大约在去年，媒体对中国奢侈品市场的大幅增长进行了连篇累牍的报道。全球几大管理咨询公司【如麦肯锡（McKinsey）、贝恩（Bain）、波士顿咨询（Boston Consulting Group）】纷纷发布了研究报告，详细分析了奢侈品销量与日俱增的现象，并对该市场各层面的未来走势进行了预测。
北京故宫（the Forbidden City）有一间专门的陈列室，在那里人们可以欣赏到许多从君主时代就流传下来的精美时钟，中国人对计时古已有之的痴迷从中可见一斑。
在中国，除了上年纪的人以外，很少有人知道在1949年以后乃至1966年文化大革命（the Cultural Revolution）开始之前，手表是人们能在北京王府井商业区亨得利钟表店等地方买到的为数不多的进口商品之一。
“If You’re Going Global, Adjust Your Watch”
There has been a lot of media coverage during the past year or so about the phenomenal growth of the luxury market in China. Several of the top global management consulting firms (McKinsey, Bain, Boston Consulting Group) have published research reports detailing the meteoric rise in luxury product sales and forecasting various aspects of this important segment’s future trajectory.
The scope of the luxury goods category can be defined in various different ways. For example, private airplanes and yachts are excluded from most of these reports, which tend to focus more on high-end fashion, accessories, watches, jewelry, writing instruments, fine wine, etc.
One category that is included in everyone’s definition of the luxury product segment in China is wristwatches. This should come as no surprise to anyone who is familiar with Chinese culture, modern or ancient.
Beautiful, elaborate timepieces dating from the imperial era can be seen in a dedicated display hall in the Forbidden City in Beijing, showing the historical fascination with timekeeping in Chinese society.
It is also a little known fact, except to older Chinese people, that watches were one of the few categories of imported Western consumer goods which remained available after 1949 even up to the beginning of the Cultural Revolution in 1966, at shops like Hengdeli in Beijing’s Wangfujing shopping district.
In 1979, during the earliest days of the Open Door and Reform policy, the opening of a foreign branded watch shop (Seiko) in Wangfujing made headline news around the world as a clear sign that China was selectively re-opening its market to imported consumer goods after a 30-year hiatus.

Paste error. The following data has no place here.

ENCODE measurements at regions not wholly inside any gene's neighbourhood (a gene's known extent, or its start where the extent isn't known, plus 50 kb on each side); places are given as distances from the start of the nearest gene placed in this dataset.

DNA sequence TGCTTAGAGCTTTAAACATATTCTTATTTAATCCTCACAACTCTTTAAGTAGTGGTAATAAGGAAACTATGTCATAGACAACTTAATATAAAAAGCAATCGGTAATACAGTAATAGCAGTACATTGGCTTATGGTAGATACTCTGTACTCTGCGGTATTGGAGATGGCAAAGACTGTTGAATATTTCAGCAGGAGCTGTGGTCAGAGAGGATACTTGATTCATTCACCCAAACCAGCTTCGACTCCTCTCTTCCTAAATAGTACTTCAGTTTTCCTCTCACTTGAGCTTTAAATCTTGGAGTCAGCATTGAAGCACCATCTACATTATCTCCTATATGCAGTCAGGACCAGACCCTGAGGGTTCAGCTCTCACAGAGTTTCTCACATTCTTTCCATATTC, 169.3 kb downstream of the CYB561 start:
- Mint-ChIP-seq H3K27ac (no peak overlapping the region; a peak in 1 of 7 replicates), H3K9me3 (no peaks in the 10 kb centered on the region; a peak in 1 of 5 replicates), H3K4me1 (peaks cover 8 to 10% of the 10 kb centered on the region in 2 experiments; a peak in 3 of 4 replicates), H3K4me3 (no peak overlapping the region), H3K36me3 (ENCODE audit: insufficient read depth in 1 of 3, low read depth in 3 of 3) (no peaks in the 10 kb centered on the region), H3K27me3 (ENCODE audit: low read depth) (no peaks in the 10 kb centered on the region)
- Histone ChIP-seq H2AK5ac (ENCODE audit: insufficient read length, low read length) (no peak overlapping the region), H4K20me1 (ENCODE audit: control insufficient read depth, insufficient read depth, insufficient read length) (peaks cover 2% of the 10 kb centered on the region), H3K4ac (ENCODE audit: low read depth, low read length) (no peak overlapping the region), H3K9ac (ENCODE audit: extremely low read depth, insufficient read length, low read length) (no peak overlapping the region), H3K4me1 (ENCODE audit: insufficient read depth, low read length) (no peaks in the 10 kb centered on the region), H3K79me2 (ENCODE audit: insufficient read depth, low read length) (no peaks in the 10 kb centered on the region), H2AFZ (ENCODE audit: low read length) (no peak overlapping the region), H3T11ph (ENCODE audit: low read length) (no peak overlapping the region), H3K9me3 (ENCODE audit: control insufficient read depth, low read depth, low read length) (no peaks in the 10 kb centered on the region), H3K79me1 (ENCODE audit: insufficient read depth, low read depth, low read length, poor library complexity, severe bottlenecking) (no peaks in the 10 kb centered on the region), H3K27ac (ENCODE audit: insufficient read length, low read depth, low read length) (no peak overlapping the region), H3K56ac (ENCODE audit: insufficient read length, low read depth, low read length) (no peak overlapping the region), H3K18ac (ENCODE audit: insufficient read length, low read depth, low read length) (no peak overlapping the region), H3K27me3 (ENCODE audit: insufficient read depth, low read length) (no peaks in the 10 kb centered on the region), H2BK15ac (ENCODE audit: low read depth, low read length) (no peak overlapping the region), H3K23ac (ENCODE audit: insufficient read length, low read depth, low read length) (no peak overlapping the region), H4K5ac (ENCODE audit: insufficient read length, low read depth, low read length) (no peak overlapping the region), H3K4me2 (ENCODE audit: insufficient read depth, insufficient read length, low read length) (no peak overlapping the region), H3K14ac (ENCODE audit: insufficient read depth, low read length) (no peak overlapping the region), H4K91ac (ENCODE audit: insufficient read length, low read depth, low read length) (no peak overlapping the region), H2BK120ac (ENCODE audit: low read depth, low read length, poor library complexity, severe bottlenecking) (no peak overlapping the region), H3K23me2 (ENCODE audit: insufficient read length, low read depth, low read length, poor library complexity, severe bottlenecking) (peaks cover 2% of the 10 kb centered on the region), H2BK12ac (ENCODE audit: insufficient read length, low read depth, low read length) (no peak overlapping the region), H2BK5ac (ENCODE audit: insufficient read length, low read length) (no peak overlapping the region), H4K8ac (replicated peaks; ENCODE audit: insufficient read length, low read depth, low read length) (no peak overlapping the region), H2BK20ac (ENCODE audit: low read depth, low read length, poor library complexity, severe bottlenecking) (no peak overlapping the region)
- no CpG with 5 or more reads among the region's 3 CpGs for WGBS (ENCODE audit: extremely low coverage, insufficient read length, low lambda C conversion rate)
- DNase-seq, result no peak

When I first arrived in Hong Kong, my Chinese boss, who was a kind and patient mentor, gave me a watch soon after I reported for duty. I was not in the habit of wearing a watch, which he said was not acceptable for two reasons. First, I might be late for meetings. Second, no respectable Chinese executive would be caught dead without a wristwatch, and I would look foolish without one.
Friends in Hong Kong retailing told me how experienced retail sales staff in Hong Kong’s upmarket shops would pay careful attention to what brand of watch an incoming customer was wearing. This was an important clue as to their spending ability.
So it comes as no surprise that any premium watchmaker in the world today sees China as the big whale of global timepiece markets. Affluent Chinese consumers are adept at pronouncing the names of many super high-end European watch brands, at least the Chinese versions of their brand names (which are shorter and easier to remember).
As the introduction to my new blog suggests, globalization has made the world smaller, and the pace of life and work much faster. Effective global business people need to think not only in their own frame of reference, but to be able to put themselves in the shoes of people on the other side of the world.
Time zones are symbolic of great distances and human diversity. They are a very basic starting point for thinking outside of one’s local context and values.
Wearing some of the best watches available on the planet, Chinese people with global ambitions are well equipped to take one small but important step on the road to thinking outside their own time zone.
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